The death of a profession?
I am sitting in the café at Sheffield Magistrates Court with fellow solicitors, waiting for my case to be called. There are eight of us squeezed around a table built for four. The topic of conversation turns to the Government’s cuts to criminal legal aid.
It’s a conversation I have heard and had countless times, in every court I have stepped foot in since qualifying as a solicitor in April 2013. The only thing that has changed is the steadily growing concern on my colleagues’ faces as it has become increasingly clear that this Government is not for turning.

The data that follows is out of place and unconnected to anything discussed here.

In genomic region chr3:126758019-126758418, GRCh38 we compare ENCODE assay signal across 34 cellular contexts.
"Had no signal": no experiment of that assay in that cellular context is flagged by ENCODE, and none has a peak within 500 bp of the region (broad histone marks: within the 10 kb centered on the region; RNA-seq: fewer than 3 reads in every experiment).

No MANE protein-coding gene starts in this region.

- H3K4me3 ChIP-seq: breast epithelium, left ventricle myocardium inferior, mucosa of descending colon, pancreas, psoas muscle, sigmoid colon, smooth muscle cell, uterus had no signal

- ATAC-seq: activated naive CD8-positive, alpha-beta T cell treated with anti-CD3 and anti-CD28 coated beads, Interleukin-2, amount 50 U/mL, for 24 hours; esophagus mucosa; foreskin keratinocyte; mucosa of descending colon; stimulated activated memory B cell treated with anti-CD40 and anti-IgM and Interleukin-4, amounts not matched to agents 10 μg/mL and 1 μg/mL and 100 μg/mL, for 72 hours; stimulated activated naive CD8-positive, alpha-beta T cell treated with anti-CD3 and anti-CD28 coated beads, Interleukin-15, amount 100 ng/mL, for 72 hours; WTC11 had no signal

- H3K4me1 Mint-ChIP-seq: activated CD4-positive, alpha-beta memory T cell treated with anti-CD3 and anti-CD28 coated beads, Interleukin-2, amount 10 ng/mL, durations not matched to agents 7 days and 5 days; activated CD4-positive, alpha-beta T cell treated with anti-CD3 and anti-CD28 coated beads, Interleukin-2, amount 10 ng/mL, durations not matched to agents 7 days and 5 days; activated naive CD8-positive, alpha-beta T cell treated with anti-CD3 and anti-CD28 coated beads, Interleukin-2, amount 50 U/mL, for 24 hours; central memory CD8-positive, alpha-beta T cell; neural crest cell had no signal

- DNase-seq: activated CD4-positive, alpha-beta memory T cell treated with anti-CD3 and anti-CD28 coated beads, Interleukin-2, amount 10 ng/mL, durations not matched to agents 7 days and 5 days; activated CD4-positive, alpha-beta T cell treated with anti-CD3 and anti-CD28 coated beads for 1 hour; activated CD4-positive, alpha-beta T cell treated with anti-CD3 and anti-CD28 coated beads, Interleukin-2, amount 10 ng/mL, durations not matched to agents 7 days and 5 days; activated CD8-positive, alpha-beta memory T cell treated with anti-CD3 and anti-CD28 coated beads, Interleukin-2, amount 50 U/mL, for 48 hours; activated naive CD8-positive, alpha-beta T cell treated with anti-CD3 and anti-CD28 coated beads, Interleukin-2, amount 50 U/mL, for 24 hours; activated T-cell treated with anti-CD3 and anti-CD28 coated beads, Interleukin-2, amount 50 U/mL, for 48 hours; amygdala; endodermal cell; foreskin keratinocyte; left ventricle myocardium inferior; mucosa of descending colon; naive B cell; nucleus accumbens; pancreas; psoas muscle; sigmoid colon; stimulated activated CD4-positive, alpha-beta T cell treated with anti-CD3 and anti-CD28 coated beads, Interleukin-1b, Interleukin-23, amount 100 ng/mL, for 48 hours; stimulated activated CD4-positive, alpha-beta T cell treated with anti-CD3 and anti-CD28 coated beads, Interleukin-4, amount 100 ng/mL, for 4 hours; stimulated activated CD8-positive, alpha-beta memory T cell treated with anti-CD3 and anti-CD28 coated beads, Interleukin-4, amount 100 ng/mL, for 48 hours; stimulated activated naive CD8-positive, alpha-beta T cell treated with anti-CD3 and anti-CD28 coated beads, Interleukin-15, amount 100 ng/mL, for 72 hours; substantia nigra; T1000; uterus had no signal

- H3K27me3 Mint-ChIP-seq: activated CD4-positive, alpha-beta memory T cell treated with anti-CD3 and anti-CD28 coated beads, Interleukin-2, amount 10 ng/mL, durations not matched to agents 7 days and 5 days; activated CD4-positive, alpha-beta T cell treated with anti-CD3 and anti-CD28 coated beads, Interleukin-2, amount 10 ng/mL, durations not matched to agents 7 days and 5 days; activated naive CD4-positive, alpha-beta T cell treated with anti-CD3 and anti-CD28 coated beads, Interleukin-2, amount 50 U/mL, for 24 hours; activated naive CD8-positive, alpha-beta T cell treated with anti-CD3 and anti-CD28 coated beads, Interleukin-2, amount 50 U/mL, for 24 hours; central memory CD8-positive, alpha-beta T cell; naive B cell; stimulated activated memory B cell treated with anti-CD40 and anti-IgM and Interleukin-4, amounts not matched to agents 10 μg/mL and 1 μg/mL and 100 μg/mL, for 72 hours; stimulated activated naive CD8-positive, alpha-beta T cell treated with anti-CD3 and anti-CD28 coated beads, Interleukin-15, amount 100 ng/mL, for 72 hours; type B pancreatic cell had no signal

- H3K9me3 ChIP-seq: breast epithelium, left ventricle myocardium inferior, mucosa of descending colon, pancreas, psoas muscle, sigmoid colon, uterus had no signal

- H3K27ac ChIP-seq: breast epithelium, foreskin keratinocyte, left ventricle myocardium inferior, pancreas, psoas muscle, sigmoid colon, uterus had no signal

We’re talking about the impact of the cuts on our profession. One colleague feels most sorry for people like me: lawyers who have recently qualified into an area of law that is fast becoming financially unviable. Another disagrees. He says that I can at least change career with relative ease. He’s been in criminal law for decades. He knows nothing else and would have difficulty convincing himself, let alone a potential employer, that he could do something different. And he’s not alone. In the past year, I’ve heard experienced criminal defence lawyers talk semi-seriously about taking jobs in supermarkets. Virtually all those that I’ve spoken to are, at the very least, seriously considering alternative careers. Many are actively seeking ways out of the profession and those that are sufficiently close to retirement have already started to leave… continue…